President Obama's leadership in the world and in his own country pretty much done; he is staking his power on striking Assad and the folks are not backing him up. The opposition against the Syrian military strike is twofold. Republicans and conservative do not have enough confidence in the President to back him in a risky action. Many point to the debacle in Benghazi, Libya where after one full year no one has been punished for killing four Americans.

Many liberals and Democrats oppose bombing Syria because they don't want any military action launched by the USA. They even object to killing al Qaeda and the Taliban with drones. The antiwar movement is growing in America.

So Mr. Obama is getting it from both sides and the polls show it. Only about a third of the American public supports military action. Maybe a miracle will happen and the President's speech tomorrow night will change public opinion. But let's be clear, it would be a miracle.

Today the President interviews with six TV news operations. This was the heart of his presentation.


OBAMA: Even Assad's allies recognize that he crossed the line in using chemical weapons. Iran itself was subjected to chemical weapons use by Saddam Hussein. Their populations remember what terrible weapons these are. There is a reason why almost the entire international community has signed a ban on chemical weapons even during hot wars. And it's because they are indiscriminate. And so my narrow concern right now is making sure that Assad does not use those chemical weapons again.


O'REILLY: Bernie Goldberg will analyze the presidential interviews a bit later on. Finally, if Congress denies Mr. Obama cover, the consequence for the USA will be intense. We now have a President who has lost a tremendous amount of power even if Congress does save him.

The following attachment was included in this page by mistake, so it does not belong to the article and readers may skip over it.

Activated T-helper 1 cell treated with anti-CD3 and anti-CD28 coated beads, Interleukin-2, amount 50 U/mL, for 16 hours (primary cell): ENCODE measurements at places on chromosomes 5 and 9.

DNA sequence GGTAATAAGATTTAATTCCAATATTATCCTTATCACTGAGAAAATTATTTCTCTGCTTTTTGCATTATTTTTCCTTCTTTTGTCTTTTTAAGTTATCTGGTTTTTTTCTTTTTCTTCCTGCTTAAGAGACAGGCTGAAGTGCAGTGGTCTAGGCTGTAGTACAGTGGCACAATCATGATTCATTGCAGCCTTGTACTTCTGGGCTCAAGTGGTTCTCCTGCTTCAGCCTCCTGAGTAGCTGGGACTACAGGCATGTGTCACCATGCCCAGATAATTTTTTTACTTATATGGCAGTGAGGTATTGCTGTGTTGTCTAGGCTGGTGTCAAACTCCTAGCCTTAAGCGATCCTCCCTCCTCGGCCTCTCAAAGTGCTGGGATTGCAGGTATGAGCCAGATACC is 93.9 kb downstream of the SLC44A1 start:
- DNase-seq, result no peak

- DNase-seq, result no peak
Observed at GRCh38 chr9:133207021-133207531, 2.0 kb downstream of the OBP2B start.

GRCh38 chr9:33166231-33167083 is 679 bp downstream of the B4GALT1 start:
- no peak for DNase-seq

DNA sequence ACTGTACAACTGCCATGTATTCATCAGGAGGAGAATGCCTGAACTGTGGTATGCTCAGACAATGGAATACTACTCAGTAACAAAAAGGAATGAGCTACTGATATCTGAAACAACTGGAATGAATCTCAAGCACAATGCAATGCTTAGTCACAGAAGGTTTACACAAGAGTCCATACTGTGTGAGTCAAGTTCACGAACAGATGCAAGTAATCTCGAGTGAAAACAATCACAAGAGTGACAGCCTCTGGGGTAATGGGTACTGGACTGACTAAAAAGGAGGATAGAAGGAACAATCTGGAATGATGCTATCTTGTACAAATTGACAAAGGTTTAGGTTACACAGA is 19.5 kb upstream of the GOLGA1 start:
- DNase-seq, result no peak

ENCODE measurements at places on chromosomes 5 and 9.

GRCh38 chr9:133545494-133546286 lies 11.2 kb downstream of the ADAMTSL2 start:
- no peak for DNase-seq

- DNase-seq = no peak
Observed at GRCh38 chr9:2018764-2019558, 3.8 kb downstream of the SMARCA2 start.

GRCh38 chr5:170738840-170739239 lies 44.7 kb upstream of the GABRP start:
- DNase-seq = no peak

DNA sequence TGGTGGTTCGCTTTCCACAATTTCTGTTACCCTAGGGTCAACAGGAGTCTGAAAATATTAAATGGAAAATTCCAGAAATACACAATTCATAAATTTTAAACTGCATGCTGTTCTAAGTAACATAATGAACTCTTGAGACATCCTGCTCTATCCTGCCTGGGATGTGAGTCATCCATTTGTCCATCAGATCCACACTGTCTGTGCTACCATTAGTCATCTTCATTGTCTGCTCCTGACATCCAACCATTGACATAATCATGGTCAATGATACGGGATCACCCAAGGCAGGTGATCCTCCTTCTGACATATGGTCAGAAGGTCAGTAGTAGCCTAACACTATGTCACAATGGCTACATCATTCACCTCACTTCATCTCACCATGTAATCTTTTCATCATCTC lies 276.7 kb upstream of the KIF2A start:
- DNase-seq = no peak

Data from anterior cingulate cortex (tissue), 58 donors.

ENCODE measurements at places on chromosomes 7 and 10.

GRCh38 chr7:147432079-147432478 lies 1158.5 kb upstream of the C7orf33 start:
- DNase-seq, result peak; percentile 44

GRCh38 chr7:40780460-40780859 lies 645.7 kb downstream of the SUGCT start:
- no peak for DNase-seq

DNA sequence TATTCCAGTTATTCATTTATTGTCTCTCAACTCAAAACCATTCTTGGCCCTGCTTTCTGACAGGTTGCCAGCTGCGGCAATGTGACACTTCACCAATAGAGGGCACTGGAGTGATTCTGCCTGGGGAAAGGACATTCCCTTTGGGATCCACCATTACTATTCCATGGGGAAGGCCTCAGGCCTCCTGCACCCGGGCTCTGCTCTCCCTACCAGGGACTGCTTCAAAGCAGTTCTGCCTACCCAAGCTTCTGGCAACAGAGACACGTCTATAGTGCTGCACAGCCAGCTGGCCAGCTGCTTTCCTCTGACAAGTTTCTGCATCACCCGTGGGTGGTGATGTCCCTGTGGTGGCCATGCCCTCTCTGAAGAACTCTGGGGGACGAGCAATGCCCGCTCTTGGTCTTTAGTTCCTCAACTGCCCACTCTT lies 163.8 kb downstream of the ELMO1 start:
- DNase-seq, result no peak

After five years in office, most Americans do not trust Mr. Obama to effectively punish an obvious human rights violator. They don't like the mission. They don't like the strategy. They don't like the leadership.

The President has three years left in office. But if Congress denies his request to move against Assad that will seem like forever. Mr. Obama will be embarrassed throughout the world. The bad guys overseas will see him as weak and his opponents within the USA will step up their attacks on him.

And so ironically, a vicious attack in Syria now has extreme global implications. Russia, Iran, al Qaeda and every other subversive group gain power. America, Britain, France, NATO and those who are supposed to be the keepers of civilization lose power.

This happened once before in the 1930s, and now it's happening again. Syria is much more than poison gas and Bashar Assad. It is about the struggle for decency and justice in this world.

And that's "The Memo."

- You can catch Bill O'Reilly's "Talking Points Memo" weeknights at 8 and 11 p.m. ET on the Fox News Channel and any time on Send your comments to:

Transcript Date: 
Mon, 09/09/2013
Transcript Show Name: 
O'Reilly Factor
High Bar Shirt Co.